The nickel and diming, it burns!

It’s amazing how companies in the UK find ways to pad their bottom line, nickel and diming customers or potential customers. I may be spoilt having grown up Toronto, but no bank I ever dealt with had a phone number which charged me money to speak to a customer service person. The general attitude in Canada appears to be that banks want to be seen as customer friendly, so it behooves them to not have a phone number that charges you $0.05 to $0.10 per minute. Oddly enough such is not the case with the handful of banks I’ve dealt with in the UK.

Yesterday I rang Natwest with a query. My company has several bank accounts with them and I had a question with regards to BACS approvals. I asked if I could have a phone number which doesn’t require me to pay for the privilege to speak to a banking representative at a bank that is profiting off the bank account – by charging us exorbitant monthly fees. “I’m sorry madam, but unfortunately you do need to ring the billable number”. Do UK banks want to do business with their customers?

One person had gotten fed up with cold callers (telemarketers to those of you in Canuckistan) disturbing his Coronation Street time, so he setup a telephone number which earns him £0.06 to £0.10 per minute – and only utilities and businesses have this phone number. The result has been that the number of calls has dropped significantly for him.

I had this issue during the winter when trying to get through to Customer Service at Stage Coach Buslines, with regards to a bus that was constantly late which severely affected my ability to get home from the Portsmouth area. And each time I had to pay for the privilege to ring them.

For a sizeable segment of the British business community the monies they make off these phone numbers makes a good portion of their bottom line.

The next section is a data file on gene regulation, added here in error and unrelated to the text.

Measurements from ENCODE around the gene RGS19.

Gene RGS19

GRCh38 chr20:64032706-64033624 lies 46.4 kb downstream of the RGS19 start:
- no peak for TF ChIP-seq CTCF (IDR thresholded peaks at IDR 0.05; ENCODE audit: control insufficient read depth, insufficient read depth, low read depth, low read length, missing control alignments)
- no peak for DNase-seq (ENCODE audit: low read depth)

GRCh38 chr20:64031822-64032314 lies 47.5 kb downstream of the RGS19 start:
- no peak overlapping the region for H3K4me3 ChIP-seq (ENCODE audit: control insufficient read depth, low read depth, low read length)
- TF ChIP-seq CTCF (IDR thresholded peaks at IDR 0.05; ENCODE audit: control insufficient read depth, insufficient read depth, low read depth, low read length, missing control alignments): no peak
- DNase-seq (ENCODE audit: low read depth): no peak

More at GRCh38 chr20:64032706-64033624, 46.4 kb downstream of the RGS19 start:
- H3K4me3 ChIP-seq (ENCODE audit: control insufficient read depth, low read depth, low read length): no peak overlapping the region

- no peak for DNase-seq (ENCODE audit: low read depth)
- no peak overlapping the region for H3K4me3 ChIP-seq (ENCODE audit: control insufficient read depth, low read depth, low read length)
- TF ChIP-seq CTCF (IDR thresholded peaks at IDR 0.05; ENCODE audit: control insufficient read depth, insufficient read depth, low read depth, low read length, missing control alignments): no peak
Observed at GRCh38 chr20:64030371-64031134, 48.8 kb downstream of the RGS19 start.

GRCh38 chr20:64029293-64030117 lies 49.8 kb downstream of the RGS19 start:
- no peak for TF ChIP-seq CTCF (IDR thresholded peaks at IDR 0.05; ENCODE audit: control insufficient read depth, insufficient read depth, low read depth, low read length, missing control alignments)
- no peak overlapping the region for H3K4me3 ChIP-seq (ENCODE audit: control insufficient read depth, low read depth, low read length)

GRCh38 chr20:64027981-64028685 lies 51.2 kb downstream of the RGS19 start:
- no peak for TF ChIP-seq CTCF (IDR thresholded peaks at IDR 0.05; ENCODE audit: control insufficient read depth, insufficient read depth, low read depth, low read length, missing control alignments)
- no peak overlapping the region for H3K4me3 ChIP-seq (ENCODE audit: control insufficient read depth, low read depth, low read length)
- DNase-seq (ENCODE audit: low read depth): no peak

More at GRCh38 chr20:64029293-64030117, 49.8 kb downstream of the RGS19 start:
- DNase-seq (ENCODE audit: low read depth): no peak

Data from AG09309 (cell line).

Not only do we have to pay for the privilege to speaking to our bank, we also have to pay for water bills. Now I don’t mind paying for water, I did at in Toronto as well. But I have never heard of a country which has privatized the water supply – never ever heard of this before. Even in third world countries the government has not privatized water. Why the hell would the British government allow this? Water is a basic necessity and shouldn’t be in the hands of private companies who have shareholders to answer to. What happens when water is privatized? Huge water bills. Water bills in Toronto are significantly cheaper, and why is that? Because the water filtration and distribution is handled by the local municipality – and not outsourced. When a private company is involved in water distribution there is a very good chance of them cutting corners to meet quarterly and yearly projections. Those of you in Ontario who are old enough may remember Walkerton – one of the issues was the privatization of water testing.  Something which as fundamental as the right to clean water, it should not be up to the good faith of private for-profit companies.

And then there is the usual stuff – charging extortionate parking fees in shopping malls’ carparks. From my perspective a shopping complex wants people to shop, so you give them the perk of free parking in the hopes that they shop and spend money. Oddly enough, because so many councils charge for parking, if the malls did offer free parking people would park there and then go on with their everyday business.

So there are aspects of my British adventures which I find odd and rather irritating – mostly the money-grubbing done by both private concerns and local government councils.

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